Every single person, business, and organization has an income statement and a balance sheet. This is the foundation of looking at a potential property investment. Does the investment cash flow? How much is this property worth paying for? How much liquidity do you have to invest? How much equity does the portfolio have? I want to offer a fundamental and simple approach to determine if you should buy a property and how much you can pay.
Let’s discuss the Income Statement. This is the “Holy Grail” many investors seek- Cashflow. How is this properly calculated? A classic approach is to look at the 1% rule. If you buy a property for $100,000 and it generates $1,000 in rents, you’ll be safe. Some investors look at their mortgage and consider all rents above that profit. When the mortgage, taxes, and insurance are $800 and the property brings in $1,200, the perception is a $400 profit. I beg to differ. There are other real expenses that need to be accounted for. Maintenance, capex, vacancy, property management, and utilities are real expenses. In multifamily there can be other expenses- common space cleaning, lawn and snow care, and garbage disposal.
Before purchasing a property, stress test it to determine its accurate cash flow. Every investor can come up with different allocations for each of these line items. Generally, investors can expect 7-10% management, 10-17% maintenance or $75-150/unit, 5-10% vacancy, and the 12 month average utility cost. This analysis can be calculated on an individual property basis, and to an investor’s whole portfolio. Be accurate with this. It’s easy to fudge the numbers to make sense of an investment.
While we’re here, let me describe my favorite metric to determine if a property cash flows enough to purchase- Debt Service Coverage Ratio, or DSCR. This is the ratio of the Net Operating Income divided by the Mortgage. A 1.0 means the asset is expected to break even. Say there is a property that rents for $1,600. Let’s assume the operating expenses, expenses to maintain the property not including the mortgage, listed above total $600. The Net Operating Income is $1,000. If the mortgage on this property is $800, the DSCR is calculated as $1,000/800 = 1.25
Consider how valuable this is. The assumptions can be wrong by $200, and the property will still break even. This protects the downside. This increases the probability you’ll keep paying all your bills, even when the unexpected appear. Keep in mind, if your mortgage has a balloon, the interest rate will be higher which will be reflected in your mortgage. This is the slippery slope of leverage. It may cash flow in years 2, 3, and 4, but will the property cover itself if the interest environment is less attractive at that time? It’s prudent to prepare for those mortgage, property tax, and material cost increases over time.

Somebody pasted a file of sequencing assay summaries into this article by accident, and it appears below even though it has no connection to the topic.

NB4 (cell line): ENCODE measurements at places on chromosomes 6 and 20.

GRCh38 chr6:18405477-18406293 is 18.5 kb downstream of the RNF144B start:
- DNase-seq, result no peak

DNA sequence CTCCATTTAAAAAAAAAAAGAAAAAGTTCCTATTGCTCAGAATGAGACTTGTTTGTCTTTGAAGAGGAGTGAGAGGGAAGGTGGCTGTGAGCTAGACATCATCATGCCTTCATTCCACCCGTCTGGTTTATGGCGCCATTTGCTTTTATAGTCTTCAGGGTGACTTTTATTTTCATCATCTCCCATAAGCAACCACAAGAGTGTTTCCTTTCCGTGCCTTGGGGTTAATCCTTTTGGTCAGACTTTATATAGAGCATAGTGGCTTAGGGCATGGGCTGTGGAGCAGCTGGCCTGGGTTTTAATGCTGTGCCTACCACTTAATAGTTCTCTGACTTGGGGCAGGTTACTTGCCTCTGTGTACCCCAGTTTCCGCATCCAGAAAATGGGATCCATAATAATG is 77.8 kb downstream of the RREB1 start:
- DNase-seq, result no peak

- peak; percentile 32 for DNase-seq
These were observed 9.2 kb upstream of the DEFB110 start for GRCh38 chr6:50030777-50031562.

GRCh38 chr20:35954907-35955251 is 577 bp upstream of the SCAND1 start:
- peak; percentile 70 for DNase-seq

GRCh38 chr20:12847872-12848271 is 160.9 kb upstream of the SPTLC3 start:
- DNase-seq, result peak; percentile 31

A balance sheet is commonly described as someone’s net worth or personal financial statement. List out all of your assets- cash, investments, property, vehicles, and subtract any liabilities- debts, mortgages, credit card, student loans, etc. If someone owns an investment property worth $100,000 (remember those days?) and owe $80,000 on a mortgage, they have a loan to value of 80%. This can also be described as $20,000 in equity or a 20% equity position. The equity is real, but it fluctuates until it is realized at one of two points: a sale or refinance.
What’s worth highlighting is liquidity. Some investors will only buy property in cash, while others are leveraged up to 75-90%. Leverage can allow greater purchasing power, but subjects the investment to a mortgage that must be paid. Each investor must consider their own tolerance for exposure to risk and reward. My personal philosophy is to leverage, but keep strong cash reserves. Even if all my rentals stopped paying rent, I can cover the mortgages for a long time. There is a difference between getting into a property with no and low money down, and not having any money. High leverage should be balanced out with the ability to make the mortgage payments from savings or a strong working income.
As an investor, look at your total position. Does it have enough cash flow and liquidity? Does your portfolio need more cash flow in the next acquisition? With enough cash flow, it may be time to buy a higher quality property that will break even, but has a greater probability to appreciate. All these come together to guide your decisions. Invest well, my friends.